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2.5.9 Light reflection
The reflectance R at normal incidence at the interface between two non-absorbing media of refractive index n0 and n1 is given by
For light at an angle of incidence θ0 and angle or refraction θ1 in the two media, the reflectance R depends on the state of polarization of the light and is given by
where for light polarized with the electric vector parallel to the plane of incidence (p vibration, TM wave)
while for light with the electric vector perpendicular to the plane of incidence (s vibration, TE wave)
For incident unpolarized light, the reflectance is the
mean of Rp and Rs. Values tabulated below
are for an air/glass interface
The angle at which
At grazing incidence
The reflection from a dielectric surface may readily be modified by the application of thin film coatings. For a single dielectric film located between the two bulk media of refractive indices n0 and n1, the reflectance varies with the film thickness df and refractive index nf. When the film optical thickness (nfdf) equals one quarter of the wavelength of the incident light, the reflectance is a minimum if nf is between n0 and n1, or a maximum if it lies outside this range. The reflectance R at normal incidence is then given by
Typical refractive indices of common thin film materials
(wavelength 550 nm) and the reflectance of quarter-wave films on glass
For complete elimination of the reflected beam the refractive index of a single film should equal , when the reflectance will be zero for the wavelength at which the film is quarter-wave in optical thickness. With the range of thin film materials available, complete suppression of the reflected beam cannot be achieved using a single film on common optical glasses. However, with a multilayer design, high-efficiency antireflection coatings on glass can be produced with a reflectance of less than 0.5% through the visible spectrum.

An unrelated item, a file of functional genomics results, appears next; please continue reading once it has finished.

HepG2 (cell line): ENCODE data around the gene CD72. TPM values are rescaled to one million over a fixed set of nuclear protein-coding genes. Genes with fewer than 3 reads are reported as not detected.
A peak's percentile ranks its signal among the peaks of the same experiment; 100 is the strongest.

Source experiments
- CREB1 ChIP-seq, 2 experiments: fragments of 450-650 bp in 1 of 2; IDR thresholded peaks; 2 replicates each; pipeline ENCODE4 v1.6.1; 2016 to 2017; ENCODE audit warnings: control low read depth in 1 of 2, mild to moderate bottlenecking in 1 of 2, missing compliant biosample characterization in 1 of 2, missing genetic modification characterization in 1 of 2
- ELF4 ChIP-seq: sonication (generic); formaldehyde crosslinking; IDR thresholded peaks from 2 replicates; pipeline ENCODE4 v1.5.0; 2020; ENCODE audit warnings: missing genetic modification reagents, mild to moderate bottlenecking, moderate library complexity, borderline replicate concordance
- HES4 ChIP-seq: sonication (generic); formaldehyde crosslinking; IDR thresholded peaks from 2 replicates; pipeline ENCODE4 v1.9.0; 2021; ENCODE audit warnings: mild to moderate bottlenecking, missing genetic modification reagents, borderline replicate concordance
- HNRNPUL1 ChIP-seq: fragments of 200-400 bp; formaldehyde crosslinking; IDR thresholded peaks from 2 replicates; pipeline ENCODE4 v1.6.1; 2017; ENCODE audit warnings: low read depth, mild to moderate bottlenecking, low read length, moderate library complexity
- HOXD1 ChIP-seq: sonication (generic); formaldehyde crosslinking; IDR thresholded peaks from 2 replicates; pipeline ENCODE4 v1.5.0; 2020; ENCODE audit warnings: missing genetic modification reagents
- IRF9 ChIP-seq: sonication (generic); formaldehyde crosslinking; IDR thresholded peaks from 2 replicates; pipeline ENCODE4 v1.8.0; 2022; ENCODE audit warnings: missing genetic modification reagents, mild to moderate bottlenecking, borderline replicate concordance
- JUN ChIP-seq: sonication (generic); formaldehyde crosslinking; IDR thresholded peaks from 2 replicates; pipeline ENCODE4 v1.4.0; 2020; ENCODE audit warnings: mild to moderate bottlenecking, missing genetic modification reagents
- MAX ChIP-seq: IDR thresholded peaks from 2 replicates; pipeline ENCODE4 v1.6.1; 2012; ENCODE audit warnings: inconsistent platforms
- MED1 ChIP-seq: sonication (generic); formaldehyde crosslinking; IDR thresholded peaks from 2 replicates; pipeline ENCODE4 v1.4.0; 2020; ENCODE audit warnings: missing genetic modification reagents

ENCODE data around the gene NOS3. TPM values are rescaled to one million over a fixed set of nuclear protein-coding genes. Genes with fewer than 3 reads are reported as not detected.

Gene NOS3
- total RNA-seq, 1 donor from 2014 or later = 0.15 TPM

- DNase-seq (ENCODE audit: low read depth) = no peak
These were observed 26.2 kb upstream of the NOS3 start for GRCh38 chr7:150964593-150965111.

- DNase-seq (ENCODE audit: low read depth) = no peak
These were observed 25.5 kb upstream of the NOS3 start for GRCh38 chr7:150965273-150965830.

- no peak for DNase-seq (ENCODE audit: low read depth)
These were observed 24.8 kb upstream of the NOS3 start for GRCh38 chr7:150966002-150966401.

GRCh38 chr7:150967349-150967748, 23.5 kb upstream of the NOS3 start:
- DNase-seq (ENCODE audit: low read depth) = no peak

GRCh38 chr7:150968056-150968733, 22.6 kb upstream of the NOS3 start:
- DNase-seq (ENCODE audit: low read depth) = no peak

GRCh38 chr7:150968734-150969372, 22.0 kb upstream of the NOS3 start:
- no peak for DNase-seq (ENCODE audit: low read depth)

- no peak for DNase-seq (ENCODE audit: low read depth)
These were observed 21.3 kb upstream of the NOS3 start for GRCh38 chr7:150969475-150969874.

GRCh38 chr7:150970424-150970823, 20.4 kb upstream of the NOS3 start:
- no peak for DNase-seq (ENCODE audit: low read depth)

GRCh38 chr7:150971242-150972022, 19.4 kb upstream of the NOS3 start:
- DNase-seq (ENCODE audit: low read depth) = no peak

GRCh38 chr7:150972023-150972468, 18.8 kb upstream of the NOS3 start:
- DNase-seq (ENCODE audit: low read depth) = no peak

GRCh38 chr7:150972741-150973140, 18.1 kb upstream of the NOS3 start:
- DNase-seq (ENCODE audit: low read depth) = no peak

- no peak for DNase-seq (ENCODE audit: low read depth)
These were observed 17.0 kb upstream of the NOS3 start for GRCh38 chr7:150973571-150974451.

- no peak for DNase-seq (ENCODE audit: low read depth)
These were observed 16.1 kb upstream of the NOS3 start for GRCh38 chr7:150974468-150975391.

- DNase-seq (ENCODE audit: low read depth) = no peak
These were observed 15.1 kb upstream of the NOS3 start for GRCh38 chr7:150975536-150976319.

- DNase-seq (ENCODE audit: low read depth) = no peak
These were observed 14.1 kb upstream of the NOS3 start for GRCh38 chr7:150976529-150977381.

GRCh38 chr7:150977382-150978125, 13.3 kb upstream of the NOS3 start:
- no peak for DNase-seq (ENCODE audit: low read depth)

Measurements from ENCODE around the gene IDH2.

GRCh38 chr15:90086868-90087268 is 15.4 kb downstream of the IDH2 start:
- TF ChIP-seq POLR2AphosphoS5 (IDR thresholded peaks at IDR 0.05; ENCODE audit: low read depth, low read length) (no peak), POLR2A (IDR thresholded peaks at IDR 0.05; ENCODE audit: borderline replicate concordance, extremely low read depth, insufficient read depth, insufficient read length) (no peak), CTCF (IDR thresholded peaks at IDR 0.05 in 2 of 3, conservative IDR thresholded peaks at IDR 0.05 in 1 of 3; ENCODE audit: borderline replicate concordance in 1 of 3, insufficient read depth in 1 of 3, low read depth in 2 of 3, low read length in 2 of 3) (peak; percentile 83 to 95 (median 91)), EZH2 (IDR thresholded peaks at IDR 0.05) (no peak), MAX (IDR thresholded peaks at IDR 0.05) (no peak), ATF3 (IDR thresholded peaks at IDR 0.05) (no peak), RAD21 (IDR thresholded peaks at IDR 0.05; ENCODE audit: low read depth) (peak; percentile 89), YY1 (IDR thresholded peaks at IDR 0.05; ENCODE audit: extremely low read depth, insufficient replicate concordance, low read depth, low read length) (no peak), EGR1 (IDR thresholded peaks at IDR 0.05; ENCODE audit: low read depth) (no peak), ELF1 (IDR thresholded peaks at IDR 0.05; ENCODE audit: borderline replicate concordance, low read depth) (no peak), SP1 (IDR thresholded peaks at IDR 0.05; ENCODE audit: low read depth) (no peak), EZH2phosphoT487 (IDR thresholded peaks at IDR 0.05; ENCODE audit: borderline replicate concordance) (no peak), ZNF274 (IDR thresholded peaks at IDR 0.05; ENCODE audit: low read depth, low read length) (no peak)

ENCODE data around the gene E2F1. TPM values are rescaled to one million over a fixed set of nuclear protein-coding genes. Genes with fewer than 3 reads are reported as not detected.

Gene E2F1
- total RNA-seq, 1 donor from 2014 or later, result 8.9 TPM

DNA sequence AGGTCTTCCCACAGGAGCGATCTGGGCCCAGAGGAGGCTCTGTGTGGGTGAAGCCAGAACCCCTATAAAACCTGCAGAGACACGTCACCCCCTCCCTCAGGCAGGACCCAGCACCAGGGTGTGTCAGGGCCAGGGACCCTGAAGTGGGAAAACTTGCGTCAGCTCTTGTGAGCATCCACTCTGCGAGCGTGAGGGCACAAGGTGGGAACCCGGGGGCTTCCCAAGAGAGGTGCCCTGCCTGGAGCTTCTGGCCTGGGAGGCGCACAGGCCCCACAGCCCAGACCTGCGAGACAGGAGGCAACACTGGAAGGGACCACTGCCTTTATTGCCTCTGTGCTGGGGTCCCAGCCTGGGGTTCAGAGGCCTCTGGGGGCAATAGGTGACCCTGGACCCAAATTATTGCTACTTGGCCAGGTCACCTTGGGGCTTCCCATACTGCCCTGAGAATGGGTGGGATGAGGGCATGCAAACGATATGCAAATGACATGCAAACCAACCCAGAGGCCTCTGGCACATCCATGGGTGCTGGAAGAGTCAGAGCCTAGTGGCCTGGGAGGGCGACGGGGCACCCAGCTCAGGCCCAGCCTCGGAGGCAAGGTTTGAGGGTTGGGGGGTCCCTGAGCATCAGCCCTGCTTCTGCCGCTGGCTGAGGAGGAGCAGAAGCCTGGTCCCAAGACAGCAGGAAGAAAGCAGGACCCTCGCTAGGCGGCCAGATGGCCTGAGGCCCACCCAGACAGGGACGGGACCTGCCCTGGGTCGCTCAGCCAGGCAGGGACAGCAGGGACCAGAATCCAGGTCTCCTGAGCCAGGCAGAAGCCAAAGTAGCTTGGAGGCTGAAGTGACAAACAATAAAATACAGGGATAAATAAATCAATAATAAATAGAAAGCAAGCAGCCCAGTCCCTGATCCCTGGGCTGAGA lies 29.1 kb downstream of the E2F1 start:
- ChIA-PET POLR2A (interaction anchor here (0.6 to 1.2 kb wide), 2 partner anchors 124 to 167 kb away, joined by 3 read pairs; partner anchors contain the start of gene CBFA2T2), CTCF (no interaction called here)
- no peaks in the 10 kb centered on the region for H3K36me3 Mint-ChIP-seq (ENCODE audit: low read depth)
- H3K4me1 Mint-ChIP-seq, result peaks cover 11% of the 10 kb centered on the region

High refractive index films can usefully be employed as beam splitters. At oblique angles of incidence, appropriate design of a multilayer system allows the intensity and state of polarization of the transmitted and reflected components to be varied over wide limits.
For metals and other opaque media the normal incidence reflectance R is given by
where n0 is the refractive index of the entrance
medium and n1 and k1 are the real and
imaginary parts of the complex refractive index n1 =
n1 − ik1of the absorbing medium.
n1 and k1 are usually known as the
refractive index and absorption index respectively.
Typical optical constants and reflectance (normal incidence) of metals and semi-conductors in air
Values of the optical constants exhibit significant variations depending on whether the material is in bulk or thin film form and its method of preparation. The reflectance of a metal surface is altered by the build up of oxide or other surface layers, while very dramatic changes can be produced by the deposition of thicker dielectric films.
Opaque metal films, e.g. aluminium, silver and gold (in the infrared), are commonly used as high reflectance mirrors, while very thin semi-transparent films (i.e. a few nm thick) can be employed as beam splitters, although there is significant light loss due to absorption.
R.J.King / K.W.Raine
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